Rumors abound on social media that Crossway is developing (or more accurately, has given license for another publisher) to develop a Catholic edition of the ESV.
You can read a brief summation of recent events here.
The notion of particular denominational based editions seems somewhat absurd from an academic perspective. The primary criterion by which any edition of the Canon ought to be measured is by how thoroughly grounded it is in textual criticism, particularly with regards to the manuscript tradition. The ESV has traditionally done this well. What else could be needed?
The frequency with which editions of the Bible are produced to reflect denominational or ecclesiastical interests reflects the tensions that abound in Christianity as pertains transitioning from pre-critical to post-critical self understanding and praxis. By and large, most Christian traditions identify their origin (partially) in pre-critical collections of Scripture. These are translations or manuscript traditions whose antiquity or proximity to the earliest edition of the sacred text is disputed on the weight of recovered manuscripts pointing to an alternate reading having greater antiquity.
Advocates of the pre-critical text often voice two primary objections. 1) Despite early fragments, there are no complete manuscripts of a given book of the same antiquity. As such, the "critical text" is viewed as a hypothesis demanding further proof before it can claim surety. 2) The pre-critical text has, by and large, been the basis of the praxis of the spiritual life. Christianity's praxis was influenced by the pre-critical text. This is the text that provided the imagination guiding the vision of Christianity's greatest moments, its liturgy, and its great ascetics and holy men and women. This is an argument one will find in many Orthodox arguments defending the insistence on the textus receptus for properly ecclesiastical usage - i.e., liturgy, doctrine, etc.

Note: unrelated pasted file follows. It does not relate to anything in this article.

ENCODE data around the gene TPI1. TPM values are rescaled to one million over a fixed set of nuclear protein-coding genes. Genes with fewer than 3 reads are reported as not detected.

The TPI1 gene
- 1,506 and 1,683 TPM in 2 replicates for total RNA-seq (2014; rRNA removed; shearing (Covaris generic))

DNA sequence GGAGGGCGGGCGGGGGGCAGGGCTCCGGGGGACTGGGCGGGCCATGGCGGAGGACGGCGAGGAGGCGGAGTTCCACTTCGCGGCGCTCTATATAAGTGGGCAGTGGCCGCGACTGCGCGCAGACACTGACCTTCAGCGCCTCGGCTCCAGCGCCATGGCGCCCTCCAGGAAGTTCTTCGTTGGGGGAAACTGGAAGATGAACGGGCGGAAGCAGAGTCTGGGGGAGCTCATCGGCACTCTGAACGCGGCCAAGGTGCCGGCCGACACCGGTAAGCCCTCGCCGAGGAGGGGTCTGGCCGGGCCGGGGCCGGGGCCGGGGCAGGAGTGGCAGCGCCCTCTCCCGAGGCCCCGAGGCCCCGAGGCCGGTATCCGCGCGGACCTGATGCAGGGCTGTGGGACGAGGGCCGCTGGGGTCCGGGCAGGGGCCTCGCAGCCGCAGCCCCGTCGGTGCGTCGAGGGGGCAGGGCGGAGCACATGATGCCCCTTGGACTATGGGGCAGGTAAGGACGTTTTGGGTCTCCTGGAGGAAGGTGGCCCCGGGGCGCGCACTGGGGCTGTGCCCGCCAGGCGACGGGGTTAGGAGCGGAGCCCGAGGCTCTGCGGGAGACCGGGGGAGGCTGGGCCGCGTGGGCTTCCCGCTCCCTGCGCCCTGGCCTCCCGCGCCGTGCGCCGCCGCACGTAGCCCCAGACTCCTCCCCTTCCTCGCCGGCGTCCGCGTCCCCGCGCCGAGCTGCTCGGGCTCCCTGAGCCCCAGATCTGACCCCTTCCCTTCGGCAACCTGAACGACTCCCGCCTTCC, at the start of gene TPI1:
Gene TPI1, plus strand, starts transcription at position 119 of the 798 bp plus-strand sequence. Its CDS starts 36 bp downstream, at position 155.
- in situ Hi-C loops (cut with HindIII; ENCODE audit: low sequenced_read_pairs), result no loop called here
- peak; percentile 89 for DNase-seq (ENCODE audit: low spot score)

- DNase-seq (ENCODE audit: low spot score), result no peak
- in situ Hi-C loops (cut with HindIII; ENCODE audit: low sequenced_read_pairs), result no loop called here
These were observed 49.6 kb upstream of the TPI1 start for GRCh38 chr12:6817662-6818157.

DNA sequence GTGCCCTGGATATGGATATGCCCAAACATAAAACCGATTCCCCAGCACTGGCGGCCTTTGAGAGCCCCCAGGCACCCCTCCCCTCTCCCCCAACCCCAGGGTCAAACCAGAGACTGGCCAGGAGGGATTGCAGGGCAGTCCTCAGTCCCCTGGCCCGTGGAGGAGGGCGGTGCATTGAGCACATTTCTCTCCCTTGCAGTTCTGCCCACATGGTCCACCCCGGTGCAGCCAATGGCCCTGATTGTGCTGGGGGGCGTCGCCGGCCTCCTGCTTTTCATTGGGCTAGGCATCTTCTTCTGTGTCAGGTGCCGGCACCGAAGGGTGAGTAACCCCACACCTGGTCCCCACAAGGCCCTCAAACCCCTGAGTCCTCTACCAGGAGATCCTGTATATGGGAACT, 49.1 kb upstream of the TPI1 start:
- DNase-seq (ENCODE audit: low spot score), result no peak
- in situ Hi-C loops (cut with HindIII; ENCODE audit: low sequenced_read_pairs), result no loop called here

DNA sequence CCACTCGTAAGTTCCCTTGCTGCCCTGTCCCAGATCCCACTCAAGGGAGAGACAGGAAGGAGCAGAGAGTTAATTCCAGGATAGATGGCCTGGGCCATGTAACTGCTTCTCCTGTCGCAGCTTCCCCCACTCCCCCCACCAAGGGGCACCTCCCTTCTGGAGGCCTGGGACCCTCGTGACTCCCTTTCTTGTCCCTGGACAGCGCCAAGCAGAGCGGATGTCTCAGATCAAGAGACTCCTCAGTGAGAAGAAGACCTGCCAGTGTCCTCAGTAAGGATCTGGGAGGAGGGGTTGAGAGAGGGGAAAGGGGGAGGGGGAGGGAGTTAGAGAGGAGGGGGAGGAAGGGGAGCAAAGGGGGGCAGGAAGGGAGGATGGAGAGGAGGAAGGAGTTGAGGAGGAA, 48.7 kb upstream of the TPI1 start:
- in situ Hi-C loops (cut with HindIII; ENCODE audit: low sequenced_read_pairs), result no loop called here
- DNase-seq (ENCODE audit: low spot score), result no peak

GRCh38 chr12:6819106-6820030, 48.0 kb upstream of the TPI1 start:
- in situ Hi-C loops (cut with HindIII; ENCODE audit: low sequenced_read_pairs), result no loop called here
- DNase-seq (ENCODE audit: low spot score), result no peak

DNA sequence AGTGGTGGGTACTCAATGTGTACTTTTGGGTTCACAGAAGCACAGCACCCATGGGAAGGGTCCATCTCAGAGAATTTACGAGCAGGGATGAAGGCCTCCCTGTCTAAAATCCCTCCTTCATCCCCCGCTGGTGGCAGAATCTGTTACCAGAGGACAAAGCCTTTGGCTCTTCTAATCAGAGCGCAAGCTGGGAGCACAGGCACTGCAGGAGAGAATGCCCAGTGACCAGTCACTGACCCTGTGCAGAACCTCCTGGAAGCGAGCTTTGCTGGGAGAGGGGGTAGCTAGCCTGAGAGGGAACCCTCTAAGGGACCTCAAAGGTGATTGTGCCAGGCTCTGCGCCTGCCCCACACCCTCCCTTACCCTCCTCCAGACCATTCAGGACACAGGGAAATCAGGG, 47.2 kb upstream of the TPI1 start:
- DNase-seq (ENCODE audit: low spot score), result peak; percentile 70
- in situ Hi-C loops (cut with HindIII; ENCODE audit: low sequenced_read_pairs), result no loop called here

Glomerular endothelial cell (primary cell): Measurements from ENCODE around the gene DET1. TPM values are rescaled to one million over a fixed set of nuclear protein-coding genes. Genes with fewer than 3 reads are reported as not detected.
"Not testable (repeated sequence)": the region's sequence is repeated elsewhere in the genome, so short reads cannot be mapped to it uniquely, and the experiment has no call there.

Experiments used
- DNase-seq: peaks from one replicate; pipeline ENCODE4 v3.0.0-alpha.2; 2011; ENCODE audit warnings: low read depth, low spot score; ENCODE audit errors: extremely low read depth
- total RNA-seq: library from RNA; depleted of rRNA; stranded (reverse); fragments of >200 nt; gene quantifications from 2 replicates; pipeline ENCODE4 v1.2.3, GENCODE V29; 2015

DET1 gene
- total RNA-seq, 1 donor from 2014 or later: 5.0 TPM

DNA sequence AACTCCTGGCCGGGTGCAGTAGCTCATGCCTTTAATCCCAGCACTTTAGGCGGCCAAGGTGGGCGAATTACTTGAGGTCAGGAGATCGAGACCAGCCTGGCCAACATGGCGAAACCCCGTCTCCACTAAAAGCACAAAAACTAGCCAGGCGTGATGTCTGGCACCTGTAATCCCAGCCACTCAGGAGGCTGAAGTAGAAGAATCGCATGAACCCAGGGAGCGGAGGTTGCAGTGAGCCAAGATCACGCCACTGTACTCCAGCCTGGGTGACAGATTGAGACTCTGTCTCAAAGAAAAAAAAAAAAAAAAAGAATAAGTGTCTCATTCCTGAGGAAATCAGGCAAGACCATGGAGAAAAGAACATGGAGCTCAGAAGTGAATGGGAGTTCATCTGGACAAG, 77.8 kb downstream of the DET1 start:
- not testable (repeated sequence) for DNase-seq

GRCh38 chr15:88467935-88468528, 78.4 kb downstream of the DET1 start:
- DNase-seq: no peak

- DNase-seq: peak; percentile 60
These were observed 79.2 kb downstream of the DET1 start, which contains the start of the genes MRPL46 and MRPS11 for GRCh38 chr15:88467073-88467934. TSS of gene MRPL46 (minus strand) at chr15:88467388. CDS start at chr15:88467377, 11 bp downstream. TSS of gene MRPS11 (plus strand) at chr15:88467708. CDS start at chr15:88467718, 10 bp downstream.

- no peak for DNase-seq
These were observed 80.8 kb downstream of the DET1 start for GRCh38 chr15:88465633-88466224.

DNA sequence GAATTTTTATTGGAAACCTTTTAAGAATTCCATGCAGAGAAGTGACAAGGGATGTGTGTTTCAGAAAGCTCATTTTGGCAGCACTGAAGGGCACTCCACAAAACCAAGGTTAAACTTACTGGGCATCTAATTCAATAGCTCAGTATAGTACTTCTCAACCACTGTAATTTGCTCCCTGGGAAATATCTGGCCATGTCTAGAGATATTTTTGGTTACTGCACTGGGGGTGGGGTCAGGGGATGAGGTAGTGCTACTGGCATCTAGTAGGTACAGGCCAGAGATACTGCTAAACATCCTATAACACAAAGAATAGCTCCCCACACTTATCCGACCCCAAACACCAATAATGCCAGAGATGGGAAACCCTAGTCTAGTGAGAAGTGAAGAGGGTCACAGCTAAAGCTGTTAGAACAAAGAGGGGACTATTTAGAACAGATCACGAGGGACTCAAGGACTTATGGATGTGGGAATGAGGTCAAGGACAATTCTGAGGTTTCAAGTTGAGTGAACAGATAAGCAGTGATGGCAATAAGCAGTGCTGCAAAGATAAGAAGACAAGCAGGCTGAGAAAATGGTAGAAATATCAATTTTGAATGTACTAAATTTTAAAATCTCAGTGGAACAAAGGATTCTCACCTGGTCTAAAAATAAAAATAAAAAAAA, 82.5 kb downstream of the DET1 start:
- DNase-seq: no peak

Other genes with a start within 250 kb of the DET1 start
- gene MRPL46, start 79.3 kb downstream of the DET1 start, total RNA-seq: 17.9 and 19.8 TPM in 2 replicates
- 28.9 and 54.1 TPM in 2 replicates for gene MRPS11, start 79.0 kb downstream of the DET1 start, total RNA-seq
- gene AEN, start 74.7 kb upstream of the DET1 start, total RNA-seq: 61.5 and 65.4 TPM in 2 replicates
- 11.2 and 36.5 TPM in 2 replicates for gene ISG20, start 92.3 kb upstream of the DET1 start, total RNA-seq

As an Orthodox Christian, I expect the KJV or NKJV to be utilized in most any ecclesiastical setting. Truth be told, I've basically gotten used to it since leaving the Roman Church for Antioch. This said, as someone with an academic background, there is the expectation that the edition of Scripture encountered will be the product of solid critical scholarship, and demonstrably so. In truth, my interpretive horizon is firmly planted on the critical mount, as such, that is the primary hermeneutic by which these matters are judged.
This said, the ESV is essentially a critical translation - the changes of the 2016 edition of the text being the only red flags that would argue against this statement. What exactly would distinguish a supposedly "Catholic" edition from the normal edition remains an open question.
Would Crossway let this happen?
Crossway is a firmly conservative Evangelical publisher. It has been exceptionally aggressive in promoting the ESV and its success has been a bit of a marvel when one considers the amount of new English translations that have been stuck on the margins, getting little more than a limited audience. If true, and we have to be somewhat careful when it comes to sources on social media, a Catholic edition would fall in line with Crossway's marketing of the ESV.